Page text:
CBSE Class-11 Syllabus 2019-20 (Sociology)

CBSE-CLASS-11-LOGO



CBSE Class-11 Syllabus 2019-20 (Sociology)



Rationale :

Sociology is introduced as an elective subject at the senior secondary stage. The syllabus is designed to help learners to reflect on what they hear and see in the course of everyday life and develop a constructive attitude towards society in change; to equip a learner with concepts and theoretical skills for the purpose. The curriculum of Sociology at this stage should enable the learner to understand dynamics of human behaviour in all its complexities and manifestations. The learners of today need answers and explanations to satisfy the questions that arise in their minds while trying to understand social world. Therefore, there is a need to develop an analytical approach towards the social structure so that they can meaningfully participate in the process of social change. There is scope in the syllabus not only for interactive learning, based on exercises and project work but also for teachers and students to jointly innovate new ways of learning.

  • Sociology studies society. The child’s familiarity with the society in which she /he lives in makes the study of Sociology a double edged experience. At one level Sociology studies institutions such as family and kinship, class, caste and tribe religion and region- contexts with which children are familiar of, even if differentially. For India is a society which is varied both horizontally and vertically. The effort in the books will be to grapple overtly with this both as a source of strength and as a site for interrogation.
  • Significantly the intellectual legacy of Sociology equips the discipline with a plural perspective that overtly engages with the need for defamiliarization, to unlearn and question the given. This interrogative and critical character of Sociology also makes it possible to understand both other cultures as well as relearn about one’s own culture.
  • This plural perspective makes for an inbuilt richness and openness that not too many other disciplines in practice share. From its very inception Sociology has had mutually enriching and contesting traditions of an interpretative method that openly takes into account ‘subjectivity’ and causal explanations that pay due importance to establishing causal correspondences with considerable sophistication. Not surprisingly its field work tradition also entails large scale survey methods as well as a rich ethnographic tradition. Indeed Indian sociology, in particular has bridged this distinction between what has often been seen as distinct approaches of Sociology and social anthropology. The syllabus provides ample opportunity to make the child familiar with the excitement of field work as well as its theoretical significance for the very discipline of Sociology.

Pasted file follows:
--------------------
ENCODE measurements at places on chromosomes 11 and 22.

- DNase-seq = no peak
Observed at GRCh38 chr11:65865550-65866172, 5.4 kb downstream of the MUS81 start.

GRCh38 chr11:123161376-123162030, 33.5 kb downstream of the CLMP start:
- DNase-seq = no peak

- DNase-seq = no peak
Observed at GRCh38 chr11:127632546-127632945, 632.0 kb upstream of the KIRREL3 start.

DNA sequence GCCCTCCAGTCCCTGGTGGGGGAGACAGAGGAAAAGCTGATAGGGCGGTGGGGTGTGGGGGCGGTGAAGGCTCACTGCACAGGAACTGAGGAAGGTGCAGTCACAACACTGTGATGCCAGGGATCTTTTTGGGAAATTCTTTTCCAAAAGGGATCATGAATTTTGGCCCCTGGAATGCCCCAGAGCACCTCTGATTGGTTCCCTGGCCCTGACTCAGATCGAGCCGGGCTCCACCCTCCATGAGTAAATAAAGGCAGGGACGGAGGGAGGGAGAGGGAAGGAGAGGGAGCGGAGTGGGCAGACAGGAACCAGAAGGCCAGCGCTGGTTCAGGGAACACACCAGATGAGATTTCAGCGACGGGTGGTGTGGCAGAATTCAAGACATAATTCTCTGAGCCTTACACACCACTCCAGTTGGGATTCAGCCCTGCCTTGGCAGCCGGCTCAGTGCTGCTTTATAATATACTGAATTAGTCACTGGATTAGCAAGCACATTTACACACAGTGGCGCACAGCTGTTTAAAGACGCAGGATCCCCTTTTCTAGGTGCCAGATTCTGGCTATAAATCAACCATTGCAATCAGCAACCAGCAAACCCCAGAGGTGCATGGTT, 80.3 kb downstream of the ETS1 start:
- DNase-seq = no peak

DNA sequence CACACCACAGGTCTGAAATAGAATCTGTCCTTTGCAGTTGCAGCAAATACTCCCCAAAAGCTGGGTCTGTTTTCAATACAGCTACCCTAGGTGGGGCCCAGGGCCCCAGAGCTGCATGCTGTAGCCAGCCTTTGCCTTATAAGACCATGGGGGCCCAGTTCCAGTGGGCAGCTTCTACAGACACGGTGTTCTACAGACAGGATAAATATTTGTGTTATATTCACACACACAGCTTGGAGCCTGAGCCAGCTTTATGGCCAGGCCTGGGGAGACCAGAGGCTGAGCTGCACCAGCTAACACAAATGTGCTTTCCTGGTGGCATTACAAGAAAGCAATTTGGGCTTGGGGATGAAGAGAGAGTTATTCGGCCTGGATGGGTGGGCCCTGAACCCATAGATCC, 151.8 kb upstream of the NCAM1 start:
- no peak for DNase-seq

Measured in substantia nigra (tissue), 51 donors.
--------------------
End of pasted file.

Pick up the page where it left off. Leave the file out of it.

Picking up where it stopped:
• The plural legacy of Sociology also enables a bird’s eye view and a worm’s eye view of the society the child lives in. This is particularly true today when the local is inextricably defined and shaped by macro global processes.
  • The syllabus proceeds with the assumption that gender as an organizing principle of society cannot be treated as an add on topic but is fundamental to the manner that all chapters shall be dealt with.
  • The chapters shall seek for a child centric approach that makes it possible to connect the lived reality of children with social structures and social processes that Sociology studies.
  • A conscious effort will be made to build into the chapters a scope for exploration of society that makes learning a process of discovery. A way towards this is to deal with sociological concepts not as givens but a product of societal actions humanly constructed and therefore open to questioning.

Objectives:

  • To enable learners to relate classroom teaching to their outside environment.
  • To introduce them to the basic concepts of Sociology that would enable them to observe and interpret social life.